|Directed by||Hans-Christian Schmid|
|Produced by||Jakob Claussen, Thomas Wöbke|
|Written by||Michael Gutmann, Hans-Christian Schmid|
|Music by||The Notwist|
|Edited by||Bernd Schlegel, Hansjörg Weißbrich|
|Release date(s)||31 July 2003|
|Running time||105 minutes|
|Language||German, Polish, Russian, Ukrainian|
Distant Lights is a 2003 Germany film directed by Hans-Christian Schmid. The film takes place on the Polish-German border at Słubice and Frankfurt (Oder). It features an ensemble cast, and the various threads illustrate the daily life between the two countries. Its original German title is Lichter, which means "Lights".
Unlike many ensemble films, the subplots of the film mostly do not interconnect with each other, and the film ends without a finale. Instead, the story threads illustrate life on the border between two countries; what appears to be poverty and desperation to some is a promised land for others, worth risking their lives to reach. The threads are:
- Kolya, a Ukrainian, has paid to be smuggled into Germany illegally; he finds he has been left on the Polish side of the border. When he is caught, a German interpreter agrees to smuggle him herself; he reaches Berlin.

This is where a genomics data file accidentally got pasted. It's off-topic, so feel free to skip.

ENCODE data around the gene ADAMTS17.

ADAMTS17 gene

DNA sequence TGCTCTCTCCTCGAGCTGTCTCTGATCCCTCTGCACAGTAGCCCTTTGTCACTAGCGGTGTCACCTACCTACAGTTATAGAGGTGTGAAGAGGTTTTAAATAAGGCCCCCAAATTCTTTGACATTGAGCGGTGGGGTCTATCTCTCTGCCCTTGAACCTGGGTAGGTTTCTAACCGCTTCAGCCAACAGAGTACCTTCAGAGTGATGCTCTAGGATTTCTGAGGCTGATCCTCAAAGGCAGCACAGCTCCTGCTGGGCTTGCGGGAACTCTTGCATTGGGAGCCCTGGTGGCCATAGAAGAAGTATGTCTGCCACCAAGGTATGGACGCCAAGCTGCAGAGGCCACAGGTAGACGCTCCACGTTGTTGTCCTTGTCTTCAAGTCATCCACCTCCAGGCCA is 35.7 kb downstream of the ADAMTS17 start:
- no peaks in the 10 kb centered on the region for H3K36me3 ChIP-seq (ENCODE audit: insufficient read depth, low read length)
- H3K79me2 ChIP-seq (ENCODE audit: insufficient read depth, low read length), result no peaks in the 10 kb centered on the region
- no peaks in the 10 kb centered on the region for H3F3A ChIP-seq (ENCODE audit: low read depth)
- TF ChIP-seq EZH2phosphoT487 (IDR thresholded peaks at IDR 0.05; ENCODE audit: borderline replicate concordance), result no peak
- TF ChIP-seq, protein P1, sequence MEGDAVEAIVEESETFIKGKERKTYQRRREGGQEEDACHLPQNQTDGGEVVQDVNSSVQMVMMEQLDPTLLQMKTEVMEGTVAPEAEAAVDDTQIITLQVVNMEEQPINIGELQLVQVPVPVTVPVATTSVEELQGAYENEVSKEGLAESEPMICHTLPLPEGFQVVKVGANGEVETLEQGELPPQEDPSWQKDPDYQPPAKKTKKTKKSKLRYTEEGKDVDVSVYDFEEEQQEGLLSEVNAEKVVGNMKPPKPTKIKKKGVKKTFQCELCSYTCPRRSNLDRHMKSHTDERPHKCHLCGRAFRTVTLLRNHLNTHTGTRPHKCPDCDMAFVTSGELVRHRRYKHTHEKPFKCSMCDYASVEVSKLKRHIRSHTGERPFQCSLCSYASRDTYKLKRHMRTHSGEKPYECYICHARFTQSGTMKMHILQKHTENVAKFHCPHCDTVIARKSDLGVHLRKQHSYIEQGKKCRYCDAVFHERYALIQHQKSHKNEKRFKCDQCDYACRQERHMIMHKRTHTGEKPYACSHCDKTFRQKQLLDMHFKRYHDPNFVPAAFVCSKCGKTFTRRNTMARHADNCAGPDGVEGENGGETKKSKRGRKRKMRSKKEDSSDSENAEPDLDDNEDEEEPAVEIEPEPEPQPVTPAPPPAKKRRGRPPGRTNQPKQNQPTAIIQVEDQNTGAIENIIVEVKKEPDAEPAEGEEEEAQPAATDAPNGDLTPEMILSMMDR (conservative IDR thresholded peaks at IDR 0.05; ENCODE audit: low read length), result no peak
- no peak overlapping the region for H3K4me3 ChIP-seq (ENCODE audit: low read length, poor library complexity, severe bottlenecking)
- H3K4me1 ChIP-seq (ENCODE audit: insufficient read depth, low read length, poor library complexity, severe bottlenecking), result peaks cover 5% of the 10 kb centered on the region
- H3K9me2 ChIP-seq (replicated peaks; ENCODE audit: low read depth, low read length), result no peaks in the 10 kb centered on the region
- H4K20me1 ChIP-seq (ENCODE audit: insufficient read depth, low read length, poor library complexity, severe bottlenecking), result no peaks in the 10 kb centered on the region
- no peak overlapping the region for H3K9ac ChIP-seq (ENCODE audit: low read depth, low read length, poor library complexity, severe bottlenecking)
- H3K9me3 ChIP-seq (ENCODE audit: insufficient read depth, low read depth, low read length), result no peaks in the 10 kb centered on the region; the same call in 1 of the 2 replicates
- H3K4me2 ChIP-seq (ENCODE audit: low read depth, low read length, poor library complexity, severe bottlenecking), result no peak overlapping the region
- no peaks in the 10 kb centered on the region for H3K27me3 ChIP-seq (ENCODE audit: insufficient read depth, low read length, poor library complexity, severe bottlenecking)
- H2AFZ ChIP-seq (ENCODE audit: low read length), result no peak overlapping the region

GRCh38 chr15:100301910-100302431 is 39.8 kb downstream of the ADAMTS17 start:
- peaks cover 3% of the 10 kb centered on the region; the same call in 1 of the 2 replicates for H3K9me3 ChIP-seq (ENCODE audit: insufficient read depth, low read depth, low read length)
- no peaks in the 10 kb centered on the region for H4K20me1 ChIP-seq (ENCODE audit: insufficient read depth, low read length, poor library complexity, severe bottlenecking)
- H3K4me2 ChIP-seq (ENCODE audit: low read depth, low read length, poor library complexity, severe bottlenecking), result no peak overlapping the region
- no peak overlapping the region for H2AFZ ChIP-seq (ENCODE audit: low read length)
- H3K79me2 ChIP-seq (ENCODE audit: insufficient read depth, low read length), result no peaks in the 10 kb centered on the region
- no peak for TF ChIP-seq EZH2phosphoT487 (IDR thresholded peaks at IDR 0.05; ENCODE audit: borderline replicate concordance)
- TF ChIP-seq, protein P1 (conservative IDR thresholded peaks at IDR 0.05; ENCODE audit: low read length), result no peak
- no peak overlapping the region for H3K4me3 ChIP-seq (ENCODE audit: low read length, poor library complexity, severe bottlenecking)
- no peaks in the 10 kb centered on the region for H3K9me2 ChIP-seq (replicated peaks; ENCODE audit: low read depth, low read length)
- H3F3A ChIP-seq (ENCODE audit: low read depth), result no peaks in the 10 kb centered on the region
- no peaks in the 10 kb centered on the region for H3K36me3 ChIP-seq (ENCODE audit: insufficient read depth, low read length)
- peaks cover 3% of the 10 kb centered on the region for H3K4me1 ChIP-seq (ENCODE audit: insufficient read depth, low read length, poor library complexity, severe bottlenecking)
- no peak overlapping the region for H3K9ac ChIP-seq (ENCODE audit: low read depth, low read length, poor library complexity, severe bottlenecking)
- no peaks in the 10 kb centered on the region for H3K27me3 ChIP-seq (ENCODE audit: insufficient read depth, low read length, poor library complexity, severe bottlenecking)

- Ingo, a German mattress salesman, finds business in Frankfurt to be minimal and the people self-interested. He is humiliated and becomes desperate, but may have found love in Simone.
- Antoni, a Polish taxi driver, struggles to find the money to buy a communion dress for his daughter. By the time he is able to afford it, he is too late. (This subplot pays homage to Ken Loach's film Raining Stones and Mike Leigh's All or Nothing.)
- Philip, a young German architect, runs into his Polish former girlfriend Beata while working on a building project in Słubice. Neither the romance nor the project works out.
- Anna and Dimitri, a young Ukrainian couple, are swindled out of their money and try with Antoni's help to cross the river Oder, almost drowning in the attempt.
- Andreas, a young German orphan who smuggles cigarettes, attempts to take the money and run away with a girl from the children's home.
- Iwan Shwedoff as Kolya
- Devid Striesow as Ingo
- August Diehl as Philip
- Julia Krynke as Beata
- Alice Dwyer as Katharina
- Zbigniew Zamachowski as Antoni
- Maria Simon as Sonja
- Michael Gerber as Rainer Petzold
- Herbert Knaup as Klaus Fengler
- Henry Hübchen as Werner Wilke
- Anna Fischer
- The film won the FIPRESCI Prize at the 2003 Berlinale
- 2002 Bundesfilmpreis in silver
- Best Direction, Best Script, 2003 Bavarian Film Prize